Keypads are audience response devices that look like little calculators or remote controls. They are used in group meetings or events to collect audience responses or opinions, allowing audience members to interact with presentations, give feedback, and become more engaged in large-group settings. Keypads are often used as an added element in large-group deliberation and dialogue events.
This resource lists and links to experts in keypad response system as well as mobile device response systems, as recommended by NCDD members in April 2010.
This resource was updated in 2021 to remove tools no longer available for use.
When using a response system, each participant receives a keypad. The facilitator or presenter, who uses a visual presentation such as a PowerPoint, asks the audience multiple-choice questions, which each person responds to with their keypad. The data is then collected by a wireless receiver and sent to a computer, which instantly displays a visual representation of the data. Responses can be collected either anonymously or traced to individual audience members.
These keypad response systems have a number of applications. They can be used for voting or polling, to assess or test knowledge (for example, in a classroom setting, or to determine how well the audience has understood key points of a presentation), and to quickly gather data (such as demographic information or to confirm who is in attendance). The systems are used in a variety of settings and have been utilized in classrooms; at conferences, events, and corporate trainings; for market research; and for decision-making and support.
Much of the info above is from the Wikipedia article on Audience Response at http://en.wikipedia.org/wiki/Audience_response. Also be sure to check out David Campt and Michael Freeman’s 2009 IJP2 article “Talk through the hand: Using audience response keypads to augment the facilitation of small group dialogue” at academia.edu.
Some Experts in Audience Response Technology…If you are looking for an expert in audience response technology, you can contact the following keypad response system facilitators and trainers. They were recommended by NCDD members in an April 2010 listserv discussion and through comments on an NCDD blog post.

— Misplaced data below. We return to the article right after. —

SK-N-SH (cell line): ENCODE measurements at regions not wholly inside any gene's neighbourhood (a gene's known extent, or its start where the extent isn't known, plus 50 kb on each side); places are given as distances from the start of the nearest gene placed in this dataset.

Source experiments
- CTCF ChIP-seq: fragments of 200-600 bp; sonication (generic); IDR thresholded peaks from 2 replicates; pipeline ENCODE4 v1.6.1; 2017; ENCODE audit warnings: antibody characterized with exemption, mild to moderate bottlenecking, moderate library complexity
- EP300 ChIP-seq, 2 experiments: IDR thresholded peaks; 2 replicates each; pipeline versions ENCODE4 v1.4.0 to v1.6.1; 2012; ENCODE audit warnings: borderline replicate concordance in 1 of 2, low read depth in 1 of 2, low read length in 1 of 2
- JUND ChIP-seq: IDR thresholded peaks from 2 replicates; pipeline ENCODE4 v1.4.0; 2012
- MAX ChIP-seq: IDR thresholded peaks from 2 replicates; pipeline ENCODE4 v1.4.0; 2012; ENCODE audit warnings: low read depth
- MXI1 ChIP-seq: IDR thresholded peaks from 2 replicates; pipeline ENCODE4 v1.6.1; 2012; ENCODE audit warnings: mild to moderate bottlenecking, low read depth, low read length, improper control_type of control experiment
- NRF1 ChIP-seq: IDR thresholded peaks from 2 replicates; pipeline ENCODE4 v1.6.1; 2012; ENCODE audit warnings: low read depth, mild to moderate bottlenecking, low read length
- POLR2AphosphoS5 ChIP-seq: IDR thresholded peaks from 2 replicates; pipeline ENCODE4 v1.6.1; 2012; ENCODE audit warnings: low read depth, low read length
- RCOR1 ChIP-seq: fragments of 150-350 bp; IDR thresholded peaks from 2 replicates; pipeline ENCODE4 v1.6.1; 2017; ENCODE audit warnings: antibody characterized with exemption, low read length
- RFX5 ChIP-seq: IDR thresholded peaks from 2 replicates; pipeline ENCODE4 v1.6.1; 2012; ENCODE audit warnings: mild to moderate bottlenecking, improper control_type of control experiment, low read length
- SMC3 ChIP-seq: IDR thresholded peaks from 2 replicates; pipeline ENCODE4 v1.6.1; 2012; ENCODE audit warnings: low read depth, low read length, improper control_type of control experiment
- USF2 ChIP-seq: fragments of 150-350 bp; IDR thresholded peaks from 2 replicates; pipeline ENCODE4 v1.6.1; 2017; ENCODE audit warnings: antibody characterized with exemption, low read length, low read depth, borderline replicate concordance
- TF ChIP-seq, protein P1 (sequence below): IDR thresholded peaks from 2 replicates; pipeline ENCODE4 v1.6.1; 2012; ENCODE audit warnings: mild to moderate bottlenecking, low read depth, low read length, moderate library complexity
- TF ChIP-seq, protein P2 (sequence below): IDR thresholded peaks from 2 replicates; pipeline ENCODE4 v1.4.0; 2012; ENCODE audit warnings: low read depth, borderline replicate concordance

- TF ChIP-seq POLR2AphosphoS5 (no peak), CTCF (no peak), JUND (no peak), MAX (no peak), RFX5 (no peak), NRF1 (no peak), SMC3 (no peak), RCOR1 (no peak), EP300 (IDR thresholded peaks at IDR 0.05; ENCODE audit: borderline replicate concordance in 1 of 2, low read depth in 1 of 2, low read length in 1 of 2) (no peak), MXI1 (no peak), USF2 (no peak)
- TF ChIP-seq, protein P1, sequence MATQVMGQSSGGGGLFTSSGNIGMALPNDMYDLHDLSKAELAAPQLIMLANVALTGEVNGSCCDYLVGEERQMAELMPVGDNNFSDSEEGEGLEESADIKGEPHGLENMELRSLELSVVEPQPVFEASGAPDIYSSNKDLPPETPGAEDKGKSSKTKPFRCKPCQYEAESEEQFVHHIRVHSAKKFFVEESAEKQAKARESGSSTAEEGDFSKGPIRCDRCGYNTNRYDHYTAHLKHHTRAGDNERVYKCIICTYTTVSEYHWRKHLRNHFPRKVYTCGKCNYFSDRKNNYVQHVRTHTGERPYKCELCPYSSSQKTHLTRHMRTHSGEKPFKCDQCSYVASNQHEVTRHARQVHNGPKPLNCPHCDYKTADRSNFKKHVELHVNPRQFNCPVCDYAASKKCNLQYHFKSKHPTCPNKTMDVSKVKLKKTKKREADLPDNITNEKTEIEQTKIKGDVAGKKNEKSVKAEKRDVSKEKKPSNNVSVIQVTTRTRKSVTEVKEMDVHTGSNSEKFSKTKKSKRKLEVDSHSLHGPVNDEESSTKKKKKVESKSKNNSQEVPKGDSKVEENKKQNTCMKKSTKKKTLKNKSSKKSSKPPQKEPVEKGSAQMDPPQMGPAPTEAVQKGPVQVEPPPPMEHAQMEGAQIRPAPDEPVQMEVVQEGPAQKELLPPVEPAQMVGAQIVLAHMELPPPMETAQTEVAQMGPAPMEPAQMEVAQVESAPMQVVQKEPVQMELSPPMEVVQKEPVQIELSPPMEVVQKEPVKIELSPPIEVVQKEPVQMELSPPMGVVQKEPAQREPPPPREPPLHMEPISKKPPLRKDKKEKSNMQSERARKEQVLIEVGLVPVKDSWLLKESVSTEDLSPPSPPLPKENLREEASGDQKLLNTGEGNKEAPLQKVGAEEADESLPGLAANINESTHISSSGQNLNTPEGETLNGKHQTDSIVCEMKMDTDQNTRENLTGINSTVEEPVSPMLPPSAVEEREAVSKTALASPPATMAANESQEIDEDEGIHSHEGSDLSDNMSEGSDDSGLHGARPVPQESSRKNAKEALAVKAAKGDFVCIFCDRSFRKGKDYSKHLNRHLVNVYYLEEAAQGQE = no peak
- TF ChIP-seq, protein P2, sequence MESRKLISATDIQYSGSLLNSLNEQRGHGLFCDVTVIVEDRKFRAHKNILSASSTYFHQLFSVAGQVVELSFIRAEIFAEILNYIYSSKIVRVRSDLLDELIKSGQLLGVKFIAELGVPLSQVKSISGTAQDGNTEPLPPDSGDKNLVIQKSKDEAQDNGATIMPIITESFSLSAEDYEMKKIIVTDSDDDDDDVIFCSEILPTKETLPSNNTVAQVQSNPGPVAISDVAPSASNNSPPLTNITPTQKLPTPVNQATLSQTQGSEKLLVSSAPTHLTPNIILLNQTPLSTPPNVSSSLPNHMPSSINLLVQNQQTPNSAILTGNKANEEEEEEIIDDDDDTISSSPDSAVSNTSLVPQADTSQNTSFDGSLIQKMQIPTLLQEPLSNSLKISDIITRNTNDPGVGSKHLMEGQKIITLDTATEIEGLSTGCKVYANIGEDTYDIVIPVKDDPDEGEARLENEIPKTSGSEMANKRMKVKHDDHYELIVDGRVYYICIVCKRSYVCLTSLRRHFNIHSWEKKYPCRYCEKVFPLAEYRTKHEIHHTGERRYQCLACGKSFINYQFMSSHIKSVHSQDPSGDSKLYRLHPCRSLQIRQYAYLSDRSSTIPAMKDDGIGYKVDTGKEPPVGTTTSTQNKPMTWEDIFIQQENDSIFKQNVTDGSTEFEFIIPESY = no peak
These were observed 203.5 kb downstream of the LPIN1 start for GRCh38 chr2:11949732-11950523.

Padgett Communications (www.pcipro.com) – Padgett Communications offers a variety of wireless keypad systems for rental. Those interested can visit the website for more information and price quotes. (suggested by Bill McGowan)
AmericaSpeaks (www.americaspeaks.org) – AmericaSpeaks offered keypad training and rentals for events before closing its doors. You can learn about the structure of their meetings includind the use of keypads on the website above. (suggested by Janet Fiero)
Turning Point (www.turningtechnologies.com) – Turning Technologies offers the TurningPoint audience response system and rentable keypads, which can be used with Microsoft PowerPoint. They also offer ResponseWare™, a response system which allows participants to use their mobile devices and computers to respond through the internet. (suggested by Janet Fiero)
Walt Roberts – Walt once used a custom-developed polling system called “Possibility,” which he helped to develop. He offers innovative and integrated approaches to keypad polling-assisted deliberation and decision making. To learn more about his keypad response system, go to http://waltsearch.wordpress.com/about-walt-blog/keypad-polling.
Jim Snider of iSolon.org also noted that because of the prevalence of use of keypad technology in college or public school classrooms, it’s possible that these schools may have both underutilized keypads available and experts in this technology. For more about the use of keypads in educational settings, check out this article.
Mobile Device Response SystemsThe following organizations provide audience response services through mobile devices.
Poll Everywhere (www.polleverywhere.com) – Poll Everywhere is a text message voting application for live audiences using on-screen presentations. Participants can vote, comment, or ask questions to a presenter through text messages or Twitter. (suggested by Lars Hasselblad Torres)
Interactive Text (www.textizen.com) – An SMS-based surveying tool that has been used as part of an urban planning project in Philadelphia. “Open civic dialogue to new participants with a powerful mix of offline outreach and online engagement. We’re citizen feedback for the digital age.”
Angage, formerly PowerVote (www.angage.com) – “PowerVote’s electronic voting system is the perfect tool to engage and interact with your audience in real-time. It has been used effectively in a variety of sectors and business situations to measure audience response and present instantaneous results in clear graphical images.”